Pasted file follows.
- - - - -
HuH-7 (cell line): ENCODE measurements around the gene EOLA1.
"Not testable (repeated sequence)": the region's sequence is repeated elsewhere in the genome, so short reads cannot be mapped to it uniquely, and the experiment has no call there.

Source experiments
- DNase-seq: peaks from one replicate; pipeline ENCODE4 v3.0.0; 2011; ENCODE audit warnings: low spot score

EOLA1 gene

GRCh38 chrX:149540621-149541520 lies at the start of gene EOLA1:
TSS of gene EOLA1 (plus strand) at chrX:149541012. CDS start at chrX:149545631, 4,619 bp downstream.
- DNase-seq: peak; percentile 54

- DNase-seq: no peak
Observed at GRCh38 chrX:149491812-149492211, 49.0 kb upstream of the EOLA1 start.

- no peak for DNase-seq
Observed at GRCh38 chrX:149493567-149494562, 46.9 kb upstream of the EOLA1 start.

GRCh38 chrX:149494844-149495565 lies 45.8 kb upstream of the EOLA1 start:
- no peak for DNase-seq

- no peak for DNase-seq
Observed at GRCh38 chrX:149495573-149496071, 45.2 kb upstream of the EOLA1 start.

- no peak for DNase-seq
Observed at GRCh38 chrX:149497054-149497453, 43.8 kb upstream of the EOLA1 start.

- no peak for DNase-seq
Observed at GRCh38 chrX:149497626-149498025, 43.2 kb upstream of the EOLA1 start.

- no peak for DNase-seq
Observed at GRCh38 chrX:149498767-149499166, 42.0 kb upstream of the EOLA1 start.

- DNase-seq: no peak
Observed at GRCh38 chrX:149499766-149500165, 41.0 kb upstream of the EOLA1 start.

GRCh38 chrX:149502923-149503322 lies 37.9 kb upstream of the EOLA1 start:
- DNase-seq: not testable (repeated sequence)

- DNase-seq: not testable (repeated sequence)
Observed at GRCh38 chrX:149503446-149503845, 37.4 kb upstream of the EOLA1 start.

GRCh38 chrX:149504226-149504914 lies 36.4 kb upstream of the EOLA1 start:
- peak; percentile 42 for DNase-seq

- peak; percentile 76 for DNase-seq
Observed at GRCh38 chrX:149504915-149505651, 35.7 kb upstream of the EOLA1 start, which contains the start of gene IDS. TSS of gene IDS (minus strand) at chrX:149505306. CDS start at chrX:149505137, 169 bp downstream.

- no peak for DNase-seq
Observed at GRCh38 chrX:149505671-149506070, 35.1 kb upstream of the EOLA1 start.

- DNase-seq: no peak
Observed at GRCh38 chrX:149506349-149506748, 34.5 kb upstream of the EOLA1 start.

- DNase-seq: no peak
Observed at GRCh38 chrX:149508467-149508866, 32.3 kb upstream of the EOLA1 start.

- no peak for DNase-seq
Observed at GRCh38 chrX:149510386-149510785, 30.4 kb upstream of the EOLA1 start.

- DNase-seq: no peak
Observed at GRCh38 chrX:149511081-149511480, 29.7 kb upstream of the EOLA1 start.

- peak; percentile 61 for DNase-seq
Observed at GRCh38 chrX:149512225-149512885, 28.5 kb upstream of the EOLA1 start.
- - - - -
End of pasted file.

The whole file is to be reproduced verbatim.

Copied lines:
HuH-7 (cell line): ENCODE measurements around the gene EOLA1.
"Not testable (repeated sequence)": the region's sequence is repeated elsewhere in the genome, so short reads cannot be mapped to it uniquely, and the experiment has no call there.

Source experiments
- DNase-seq: peaks from one replicate; pipeline ENCODE4 v3.0.0; 2011; ENCODE audit warnings: low spot score

EOLA1 gene

GRCh38 chrX:149540621-149541520 lies at the start of gene EOLA1:
TSS of gene EOLA1 (plus strand) at chrX:149541012. CDS start at chrX:149545631, 4,619 bp downstream.
- DNase-seq: peak; percentile 54

- DNase-seq: no peak
Observed at GRCh38 chrX:149491812-149492211, 49.0 kb upstream of the EOLA1 start.

- no peak for DNase-seq
Observed at GRCh38 chrX:149493567-149494562, 46.9 kb upstream of the EOLA1 start.

GRCh38 chrX:149494844-149495565 lies 45.8 kb upstream of the EOLA1 start:
- no peak for DNase-seq

- no peak for DNase-seq
Observed at GRCh38 chrX:149495573-149496071, 45.2 kb upstream of the EOLA1 start.

- no peak for DNase-seq
Observed at GRCh38 chrX:149497054-149497453, 43.8 kb upstream of the EOLA1 start.

- no peak for DNase-seq
Observed at GRCh38 chrX:149497626-149498025, 43.2 kb upstream of the EOLA1 start.

- no peak for DNase-seq
Observed at GRCh38 chrX:149498767-149499166, 42.0 kb upstream of the EOLA1 start.

- DNase-seq: no peak
Observed at GRCh38 chrX:149499766-149500165, 41.0 kb upstream of the EOLA1 start.

GRCh38 chrX:149502923-149503322 lies 37.9 kb upstream of the EOLA1 start:
- DNase-seq: not testable (repeated sequence)

- DNase-seq: not testable (repeated sequence)
Observed at GRCh38 chrX:149503446-149503845, 37.4 kb upstream of the EOLA1 start.

GRCh38 chrX:149504226-149504914 lies 36.4 kb upstream of the EOLA1 start:
- peak; percentile 42 for DNase-seq

- peak; percentile 76 for DNase-seq
Observed at GRCh38 chrX:149504915-149505651, 35.7 kb upstream of the EOLA1 start, which contains the start of gene IDS. TSS of gene IDS (minus strand) at chrX:149505306. CDS start at chrX:149505137, 169 bp downstream.

- no peak for DNase-seq
Observed at GRCh38 chrX:149505671-149506070, 35.1 kb upstream of the EOLA1 start.

- DNase-seq: no peak
Observed at GRCh38 chrX:149506349-149506748, 34.5 kb upstream of the EOLA1 start.

- DNase-seq: no peak
Observed at GRCh38 chrX:149508467-149508866, 32.3 kb upstream of the EOLA1 start.

- no peak for DNase-seq
Observed at GRCh38 chrX:149510386-149510785, 30.4 kb upstream of the EOLA1 start.

- DNase-seq: no peak
Observed at GRCh38 chrX:149511081-149511480, 29.7 kb upstream of the EOLA1 start.

- peak; percentile 61 for DNase-seq
Observed at GRCh38 chrX:149512225-149512885, 28.5 kb upstream of the EOLA1 start.